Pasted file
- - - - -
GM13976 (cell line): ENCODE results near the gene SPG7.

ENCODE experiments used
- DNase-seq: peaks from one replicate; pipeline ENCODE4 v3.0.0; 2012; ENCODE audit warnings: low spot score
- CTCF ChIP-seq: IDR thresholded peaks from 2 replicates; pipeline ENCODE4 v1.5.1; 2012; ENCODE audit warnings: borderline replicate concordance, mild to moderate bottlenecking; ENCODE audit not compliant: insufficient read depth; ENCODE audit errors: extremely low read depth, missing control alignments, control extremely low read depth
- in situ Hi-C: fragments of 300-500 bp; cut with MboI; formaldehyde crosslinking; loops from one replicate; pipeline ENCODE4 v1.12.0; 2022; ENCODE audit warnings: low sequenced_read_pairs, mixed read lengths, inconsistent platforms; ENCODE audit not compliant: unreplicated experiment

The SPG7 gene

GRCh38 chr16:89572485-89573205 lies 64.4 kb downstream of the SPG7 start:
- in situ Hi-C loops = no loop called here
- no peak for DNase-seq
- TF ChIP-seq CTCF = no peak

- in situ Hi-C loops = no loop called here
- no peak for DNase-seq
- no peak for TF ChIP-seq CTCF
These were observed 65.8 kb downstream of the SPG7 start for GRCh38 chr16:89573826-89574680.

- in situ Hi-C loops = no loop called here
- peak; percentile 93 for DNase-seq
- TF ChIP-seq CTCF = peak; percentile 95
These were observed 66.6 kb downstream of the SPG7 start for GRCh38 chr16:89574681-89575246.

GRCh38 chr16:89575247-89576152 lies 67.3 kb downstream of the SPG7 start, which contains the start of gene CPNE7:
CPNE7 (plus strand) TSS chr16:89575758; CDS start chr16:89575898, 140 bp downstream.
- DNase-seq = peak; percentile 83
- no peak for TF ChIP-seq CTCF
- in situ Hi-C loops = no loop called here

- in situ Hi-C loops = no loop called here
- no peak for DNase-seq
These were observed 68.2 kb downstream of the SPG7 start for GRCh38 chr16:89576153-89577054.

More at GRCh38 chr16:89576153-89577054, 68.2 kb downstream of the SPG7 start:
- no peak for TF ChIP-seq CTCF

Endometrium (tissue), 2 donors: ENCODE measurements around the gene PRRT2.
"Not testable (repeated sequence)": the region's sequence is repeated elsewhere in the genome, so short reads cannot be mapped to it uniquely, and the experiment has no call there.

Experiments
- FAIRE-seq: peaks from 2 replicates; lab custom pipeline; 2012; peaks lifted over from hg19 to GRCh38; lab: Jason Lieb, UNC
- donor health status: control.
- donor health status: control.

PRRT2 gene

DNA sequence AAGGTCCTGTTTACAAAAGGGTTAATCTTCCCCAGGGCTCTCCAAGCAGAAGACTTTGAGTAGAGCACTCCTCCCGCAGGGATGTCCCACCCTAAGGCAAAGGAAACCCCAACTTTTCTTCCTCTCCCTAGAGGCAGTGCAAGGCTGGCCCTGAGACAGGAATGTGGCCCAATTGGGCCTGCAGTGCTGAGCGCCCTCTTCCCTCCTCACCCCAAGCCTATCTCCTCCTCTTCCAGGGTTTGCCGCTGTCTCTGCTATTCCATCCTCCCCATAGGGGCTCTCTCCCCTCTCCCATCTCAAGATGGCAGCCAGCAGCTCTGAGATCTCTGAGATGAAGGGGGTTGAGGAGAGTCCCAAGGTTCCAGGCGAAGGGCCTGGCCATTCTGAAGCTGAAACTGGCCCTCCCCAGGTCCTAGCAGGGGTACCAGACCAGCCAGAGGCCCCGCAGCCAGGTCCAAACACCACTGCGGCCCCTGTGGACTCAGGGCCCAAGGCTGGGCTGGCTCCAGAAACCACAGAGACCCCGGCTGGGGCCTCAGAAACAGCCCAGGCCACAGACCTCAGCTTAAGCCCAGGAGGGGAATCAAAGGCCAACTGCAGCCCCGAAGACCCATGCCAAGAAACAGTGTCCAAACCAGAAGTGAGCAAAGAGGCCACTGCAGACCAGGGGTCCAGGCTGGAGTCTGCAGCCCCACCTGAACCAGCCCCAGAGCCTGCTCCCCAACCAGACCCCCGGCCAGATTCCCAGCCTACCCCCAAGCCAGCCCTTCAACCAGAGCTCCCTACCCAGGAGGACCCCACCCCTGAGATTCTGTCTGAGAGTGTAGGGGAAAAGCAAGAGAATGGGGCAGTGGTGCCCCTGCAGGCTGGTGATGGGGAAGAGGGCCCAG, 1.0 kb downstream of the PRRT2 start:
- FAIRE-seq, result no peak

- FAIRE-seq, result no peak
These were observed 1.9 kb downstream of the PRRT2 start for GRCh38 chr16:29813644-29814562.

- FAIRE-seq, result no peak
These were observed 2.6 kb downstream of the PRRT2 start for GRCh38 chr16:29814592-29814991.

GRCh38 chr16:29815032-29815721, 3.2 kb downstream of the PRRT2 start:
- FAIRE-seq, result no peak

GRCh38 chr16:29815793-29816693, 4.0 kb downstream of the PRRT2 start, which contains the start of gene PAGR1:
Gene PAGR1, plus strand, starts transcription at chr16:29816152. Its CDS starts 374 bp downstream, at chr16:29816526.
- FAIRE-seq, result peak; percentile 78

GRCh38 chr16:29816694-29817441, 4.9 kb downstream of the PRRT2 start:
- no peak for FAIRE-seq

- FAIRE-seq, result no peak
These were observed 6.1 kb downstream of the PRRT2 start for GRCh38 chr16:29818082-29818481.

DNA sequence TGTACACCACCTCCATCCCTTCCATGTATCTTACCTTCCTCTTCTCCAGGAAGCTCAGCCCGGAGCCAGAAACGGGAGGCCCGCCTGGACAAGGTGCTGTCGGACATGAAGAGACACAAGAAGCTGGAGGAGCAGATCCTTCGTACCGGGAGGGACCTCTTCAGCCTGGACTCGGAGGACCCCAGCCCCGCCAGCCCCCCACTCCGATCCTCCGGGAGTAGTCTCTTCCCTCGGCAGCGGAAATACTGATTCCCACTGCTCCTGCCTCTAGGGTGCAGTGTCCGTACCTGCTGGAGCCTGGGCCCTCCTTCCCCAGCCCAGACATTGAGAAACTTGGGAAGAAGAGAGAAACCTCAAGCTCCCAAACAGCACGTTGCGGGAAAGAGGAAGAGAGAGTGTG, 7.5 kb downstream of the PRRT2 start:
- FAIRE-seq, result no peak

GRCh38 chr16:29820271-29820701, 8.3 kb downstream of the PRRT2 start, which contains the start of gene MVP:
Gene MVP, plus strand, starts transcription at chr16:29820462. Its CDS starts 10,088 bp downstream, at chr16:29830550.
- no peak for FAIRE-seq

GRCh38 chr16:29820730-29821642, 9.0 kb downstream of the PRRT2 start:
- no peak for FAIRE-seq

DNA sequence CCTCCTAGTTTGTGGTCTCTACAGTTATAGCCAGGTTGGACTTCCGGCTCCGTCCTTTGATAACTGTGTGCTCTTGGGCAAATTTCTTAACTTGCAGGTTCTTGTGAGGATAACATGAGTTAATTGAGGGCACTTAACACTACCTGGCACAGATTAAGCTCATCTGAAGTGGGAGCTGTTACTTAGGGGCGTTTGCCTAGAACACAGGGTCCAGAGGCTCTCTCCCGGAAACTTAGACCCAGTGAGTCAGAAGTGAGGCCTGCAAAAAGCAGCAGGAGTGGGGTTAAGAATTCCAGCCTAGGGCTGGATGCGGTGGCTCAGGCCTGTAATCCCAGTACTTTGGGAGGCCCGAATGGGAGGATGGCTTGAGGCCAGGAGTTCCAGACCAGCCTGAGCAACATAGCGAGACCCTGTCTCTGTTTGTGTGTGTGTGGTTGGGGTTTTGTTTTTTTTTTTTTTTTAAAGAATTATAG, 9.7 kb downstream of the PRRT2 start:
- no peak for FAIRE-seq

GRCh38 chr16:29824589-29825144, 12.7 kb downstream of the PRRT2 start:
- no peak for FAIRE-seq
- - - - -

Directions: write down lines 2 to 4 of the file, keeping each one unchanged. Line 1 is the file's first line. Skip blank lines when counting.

ENCODE experiments used
- DNase-seq: peaks from one replicate; pipeline ENCODE4 v3.0.0; 2012; ENCODE audit warnings: low spot score
- CTCF ChIP-seq: IDR thresholded peaks from 2 replicates; pipeline ENCODE4 v1.5.1; 2012; ENCODE audit warnings: borderline replicate concordance, mild to moderate bottlenecking; ENCODE audit not compliant: insufficient read depth; ENCODE audit errors: extremely low read depth, missing control alignments, control extremely low read depth